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Top Tips On How To Get A Home Loan Pre-Approved

There are a few simple ways to get ahead of the crowd when you’re asking the bank for a home loan, says Canstar general manager Jose George.

12 October 2021

Your bank can conditionally approve you for a loan before you’ve found a house to buy. This is called home loan pre-approval.

Says Canstar general manager Jose George in a press release: “Pre-approval is by no means compulsory, but can be a very useful thing to have while you hunt for the perfect home.

“Not only will it make you more attractive as a potential buyer, it can make the process of finding and buying your new home go a lot smoother and quicker.”

What’s the process?

The process for pre-approval involves your lender checking your finances and deciding whether you’ll be able to successfully repay a loan.

If they’re happy that you can repay it, you’ll be granted pre-approval to borrow up to a certain amount. Most banks offer pre-approval which lasts for three to six months, giving you plenty of time to sort out the right home loan.

How to get pre-approved for a mortgage

Applying for a home loan can be stressful but there are things you can do to increase your chances of getting pre-approved for a mortgage.

Canstar has put together a list to help smooth out the application process and bring you one step closer to the Kiwi dream.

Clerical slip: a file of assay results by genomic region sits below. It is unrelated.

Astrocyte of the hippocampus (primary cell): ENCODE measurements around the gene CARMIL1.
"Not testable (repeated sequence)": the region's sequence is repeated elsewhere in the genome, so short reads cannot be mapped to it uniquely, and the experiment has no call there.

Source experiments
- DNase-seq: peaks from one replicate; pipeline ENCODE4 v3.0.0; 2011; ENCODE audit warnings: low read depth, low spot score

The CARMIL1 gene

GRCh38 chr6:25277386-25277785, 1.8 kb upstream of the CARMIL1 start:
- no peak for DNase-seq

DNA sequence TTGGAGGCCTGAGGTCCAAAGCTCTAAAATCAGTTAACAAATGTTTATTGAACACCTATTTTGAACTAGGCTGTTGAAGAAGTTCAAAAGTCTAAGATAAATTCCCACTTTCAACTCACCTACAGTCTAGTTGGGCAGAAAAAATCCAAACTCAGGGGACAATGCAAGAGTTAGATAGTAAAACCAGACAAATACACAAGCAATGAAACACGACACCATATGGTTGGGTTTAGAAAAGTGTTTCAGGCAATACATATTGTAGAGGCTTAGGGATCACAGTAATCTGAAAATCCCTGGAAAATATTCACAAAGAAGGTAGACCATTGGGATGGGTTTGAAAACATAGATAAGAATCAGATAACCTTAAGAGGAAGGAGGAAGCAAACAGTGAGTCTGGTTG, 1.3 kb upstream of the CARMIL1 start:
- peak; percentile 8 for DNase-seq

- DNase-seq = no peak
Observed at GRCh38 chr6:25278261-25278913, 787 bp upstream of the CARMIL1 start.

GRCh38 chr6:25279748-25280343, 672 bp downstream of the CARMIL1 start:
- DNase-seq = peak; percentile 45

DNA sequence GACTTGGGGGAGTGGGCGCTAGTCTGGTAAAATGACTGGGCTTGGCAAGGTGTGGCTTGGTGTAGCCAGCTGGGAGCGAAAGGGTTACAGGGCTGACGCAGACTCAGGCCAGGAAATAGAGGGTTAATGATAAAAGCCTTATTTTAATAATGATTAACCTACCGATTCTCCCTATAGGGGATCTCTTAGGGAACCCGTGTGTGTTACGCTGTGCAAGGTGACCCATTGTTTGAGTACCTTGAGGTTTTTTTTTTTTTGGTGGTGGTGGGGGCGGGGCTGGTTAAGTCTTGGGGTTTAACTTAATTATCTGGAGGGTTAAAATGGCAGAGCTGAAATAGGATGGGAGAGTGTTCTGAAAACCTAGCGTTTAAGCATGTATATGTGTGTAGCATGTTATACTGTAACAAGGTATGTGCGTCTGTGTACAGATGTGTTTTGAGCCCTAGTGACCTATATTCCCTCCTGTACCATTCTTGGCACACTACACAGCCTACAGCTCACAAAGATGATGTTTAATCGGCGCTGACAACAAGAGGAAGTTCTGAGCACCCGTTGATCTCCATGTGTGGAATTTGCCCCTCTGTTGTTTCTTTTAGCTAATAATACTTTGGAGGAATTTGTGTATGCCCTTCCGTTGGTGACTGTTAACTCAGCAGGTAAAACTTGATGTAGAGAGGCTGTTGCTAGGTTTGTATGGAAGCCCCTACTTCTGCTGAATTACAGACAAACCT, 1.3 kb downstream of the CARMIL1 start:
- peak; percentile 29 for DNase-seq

1. Review your finances

The first step in the home loan pre-approval process is doing some initial research into your finances.

Consider your income, your typical expenses, what assets you own and how much you owe. From there you can get a rough idea of how much you can afford to borrow.

A written budget can help you not only to work out your current income versus expenditure, it will help with tracking your spending against savings goals.

It also shows that you’re serious and capable of sticking to a plan. To get started, download a few months’ worth of bank statements, take a good look at where your money goes, and hopefully it’ll be clear where you can start making savings. An online budget calculator may also help.

2. Show that you’ve been saving

Lenders like to see that you have the discipline needed to make regular savings, so showing them you have a good savings pattern will give you an upper hand in the mortgage approval stakes.

Canstar’s first-home buyers research shows the level of evidence around savings history can vary quite significantly between providers.

For example, TSB Bank requires evidence of savings amounting to 10 per cent of the total loan, whereas Kiwibank, Westpac, ANZ and BNZ require evidence of 5 per cent of savings.

Evidence requirements also differ around how far back your savings history needs to go. Westpac requires proof of at least six months’ saving, but Kiwibank, ANZ, TSB and BNZ need at least a three-month record of savings.

3. Get on top of your debt

Any personal debt you have will reduce the amount the bank will lend you for a home. Try to pay off car and personal loans, and even credit cards, before applying for a mortgage.

There’s an additional warning with credit cards: try to stick to one card, and keep your credit limits low. Even if you don’t owe a cent on a card or cards, a lender could view it as possible future debt that you’d have to repay.

This could mean they’ll restrict the amount they’d be willing to lend you.